You have a draft! You have, in many ways, done a lot of the hard work: getting ideas down on paper or on the screen.
Here are some strategies for approaching the “shape up” phase of your draft.There is a lot of opportunity here, for you to add, delete, rearrange, expand and realize what you would like to rethink. Re-read your draft and see if you can clearly identify some of the key components of an essay
Early Draft Review Questions
- First: Your introductory section.
- Does it have some sort of a “hook”?
- Does it present Context for the paper topic?
- Does it have a draft thesis at the end?
- Second: Body
- Are paragraphs separated from one another with indentations?
- Can you identify a single key idea/topic in each paragraph?
- The conclusion may be the last thing that you write. Some writers choose to take sentences that feel out of place or perhaps repetitive and copy and paste them into a draft conclusion paragraph, which can be edited later. If you have a draft conclusion early on, great. If not, don’t worry.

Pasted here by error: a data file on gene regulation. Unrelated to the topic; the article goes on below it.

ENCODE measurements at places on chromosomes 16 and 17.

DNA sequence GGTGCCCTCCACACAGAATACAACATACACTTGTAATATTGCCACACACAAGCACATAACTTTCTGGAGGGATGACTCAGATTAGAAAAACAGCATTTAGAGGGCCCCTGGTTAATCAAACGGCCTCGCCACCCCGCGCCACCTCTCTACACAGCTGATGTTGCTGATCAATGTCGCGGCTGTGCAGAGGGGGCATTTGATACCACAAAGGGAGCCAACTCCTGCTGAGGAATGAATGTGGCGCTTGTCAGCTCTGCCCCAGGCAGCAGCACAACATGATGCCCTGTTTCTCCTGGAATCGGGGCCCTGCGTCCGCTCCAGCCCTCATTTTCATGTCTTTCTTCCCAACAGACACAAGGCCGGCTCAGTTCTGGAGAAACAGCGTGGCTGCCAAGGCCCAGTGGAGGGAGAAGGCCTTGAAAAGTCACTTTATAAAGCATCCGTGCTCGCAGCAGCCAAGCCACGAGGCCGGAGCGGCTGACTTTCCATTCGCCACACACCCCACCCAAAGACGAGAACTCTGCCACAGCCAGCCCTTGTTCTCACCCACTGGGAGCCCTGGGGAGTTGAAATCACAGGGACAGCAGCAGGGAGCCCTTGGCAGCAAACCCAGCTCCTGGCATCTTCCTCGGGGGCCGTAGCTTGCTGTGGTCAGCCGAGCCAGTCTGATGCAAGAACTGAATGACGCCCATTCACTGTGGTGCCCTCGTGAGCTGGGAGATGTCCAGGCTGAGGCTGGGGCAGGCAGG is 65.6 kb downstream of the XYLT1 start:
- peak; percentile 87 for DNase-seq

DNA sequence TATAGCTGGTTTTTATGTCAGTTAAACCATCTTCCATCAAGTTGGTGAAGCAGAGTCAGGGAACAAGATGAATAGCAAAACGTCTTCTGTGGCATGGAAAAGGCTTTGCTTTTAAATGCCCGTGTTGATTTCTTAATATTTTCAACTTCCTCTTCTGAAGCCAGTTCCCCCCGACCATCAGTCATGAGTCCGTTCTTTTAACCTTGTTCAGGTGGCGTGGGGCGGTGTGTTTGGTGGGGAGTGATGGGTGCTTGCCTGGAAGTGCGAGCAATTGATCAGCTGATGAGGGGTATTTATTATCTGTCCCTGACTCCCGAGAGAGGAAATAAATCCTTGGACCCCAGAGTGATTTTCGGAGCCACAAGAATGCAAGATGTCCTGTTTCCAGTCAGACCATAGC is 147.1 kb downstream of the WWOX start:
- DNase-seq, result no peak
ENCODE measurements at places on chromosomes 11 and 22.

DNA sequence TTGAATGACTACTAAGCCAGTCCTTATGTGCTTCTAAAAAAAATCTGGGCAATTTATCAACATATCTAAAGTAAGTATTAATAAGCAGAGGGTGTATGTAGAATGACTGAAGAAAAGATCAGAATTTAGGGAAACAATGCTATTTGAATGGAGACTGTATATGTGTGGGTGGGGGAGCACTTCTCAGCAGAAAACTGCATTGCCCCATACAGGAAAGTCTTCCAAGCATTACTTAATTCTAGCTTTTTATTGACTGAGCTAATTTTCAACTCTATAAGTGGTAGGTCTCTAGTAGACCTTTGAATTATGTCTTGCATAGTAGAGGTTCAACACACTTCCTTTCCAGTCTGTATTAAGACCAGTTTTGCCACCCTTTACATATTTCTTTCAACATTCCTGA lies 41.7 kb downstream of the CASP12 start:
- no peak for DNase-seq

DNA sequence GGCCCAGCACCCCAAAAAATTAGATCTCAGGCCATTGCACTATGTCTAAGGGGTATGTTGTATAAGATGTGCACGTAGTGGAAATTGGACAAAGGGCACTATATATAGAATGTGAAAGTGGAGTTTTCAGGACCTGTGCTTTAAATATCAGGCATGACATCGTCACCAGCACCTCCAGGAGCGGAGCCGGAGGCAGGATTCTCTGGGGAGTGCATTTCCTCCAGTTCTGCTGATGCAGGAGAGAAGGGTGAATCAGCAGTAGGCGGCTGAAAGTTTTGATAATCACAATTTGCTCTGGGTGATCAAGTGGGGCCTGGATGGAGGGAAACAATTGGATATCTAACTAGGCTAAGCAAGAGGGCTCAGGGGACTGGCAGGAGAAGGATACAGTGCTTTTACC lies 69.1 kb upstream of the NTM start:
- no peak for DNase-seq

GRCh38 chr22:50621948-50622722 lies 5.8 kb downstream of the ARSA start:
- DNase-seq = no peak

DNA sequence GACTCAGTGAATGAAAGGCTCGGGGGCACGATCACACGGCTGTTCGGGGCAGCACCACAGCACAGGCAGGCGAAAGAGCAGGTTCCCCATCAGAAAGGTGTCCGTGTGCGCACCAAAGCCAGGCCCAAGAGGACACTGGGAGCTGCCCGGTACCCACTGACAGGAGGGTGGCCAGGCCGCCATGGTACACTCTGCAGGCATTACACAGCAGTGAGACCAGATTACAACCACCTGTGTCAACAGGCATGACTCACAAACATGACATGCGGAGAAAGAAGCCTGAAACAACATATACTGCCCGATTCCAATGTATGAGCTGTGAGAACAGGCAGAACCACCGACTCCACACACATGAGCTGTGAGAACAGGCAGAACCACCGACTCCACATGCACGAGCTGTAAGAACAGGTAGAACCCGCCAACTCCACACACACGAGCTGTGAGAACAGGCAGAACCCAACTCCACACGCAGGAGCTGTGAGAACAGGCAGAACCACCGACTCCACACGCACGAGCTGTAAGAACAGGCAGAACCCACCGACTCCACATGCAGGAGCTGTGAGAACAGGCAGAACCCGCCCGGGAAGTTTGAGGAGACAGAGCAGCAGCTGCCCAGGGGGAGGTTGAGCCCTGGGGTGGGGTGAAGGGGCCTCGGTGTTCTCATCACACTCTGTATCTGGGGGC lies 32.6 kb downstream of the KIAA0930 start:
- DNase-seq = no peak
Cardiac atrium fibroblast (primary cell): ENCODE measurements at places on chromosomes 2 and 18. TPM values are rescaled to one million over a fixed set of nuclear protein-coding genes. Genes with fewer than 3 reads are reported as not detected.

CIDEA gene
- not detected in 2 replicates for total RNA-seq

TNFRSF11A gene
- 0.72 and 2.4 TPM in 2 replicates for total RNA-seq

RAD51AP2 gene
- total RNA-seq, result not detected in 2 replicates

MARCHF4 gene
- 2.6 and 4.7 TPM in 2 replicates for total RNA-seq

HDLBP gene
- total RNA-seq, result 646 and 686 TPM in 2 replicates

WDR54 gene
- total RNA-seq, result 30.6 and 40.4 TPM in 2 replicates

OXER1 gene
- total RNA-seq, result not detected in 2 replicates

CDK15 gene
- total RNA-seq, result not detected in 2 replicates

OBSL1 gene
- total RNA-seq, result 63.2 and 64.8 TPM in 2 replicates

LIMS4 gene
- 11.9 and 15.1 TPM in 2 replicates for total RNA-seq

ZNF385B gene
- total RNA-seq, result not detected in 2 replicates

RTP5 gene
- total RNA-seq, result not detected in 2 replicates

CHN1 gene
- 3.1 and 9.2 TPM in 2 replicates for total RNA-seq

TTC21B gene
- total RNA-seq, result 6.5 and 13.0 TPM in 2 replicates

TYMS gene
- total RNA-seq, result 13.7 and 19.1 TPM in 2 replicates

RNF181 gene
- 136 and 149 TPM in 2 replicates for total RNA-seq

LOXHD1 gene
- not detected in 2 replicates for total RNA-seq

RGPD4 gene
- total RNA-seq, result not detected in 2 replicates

Once you have determined these key elements of essay structure, you can look a little deeper at some areas where you would like to put in more work. These might also be areas that are brought to your attention after a peer or instructor review.
Deeper review of an early draft
- Intro: Do you want to work on making the introduction paragraph(s) more powerful?
- Thesis: Do you feel that the thesis should be made clearer, more complex or otherwise more developed for what you want to say in the rest of the paper?
- Focus: Are there any paragraphs or sections that don’t seem to fit as is?
- Flow: Do you want to work on making the ideas less “choppy” or less repetitive? Where do you see choppiness or repetitiveness?
- Topic Sentences: Do you have distinct Topic Sentences at the beginning of paragraphs to indicate what idea that paragraph will develop?
- Transitional Phrasing: Do you see yourself using transitional language to begin new paragraphs, to move to new ideas, to link ideas together within paragraphs?
- Source Citation: Have you cited all of the sources that you have integrated?
- Source Integration: Are you explaining the significance of quotes, paraphrases or summaries that you include?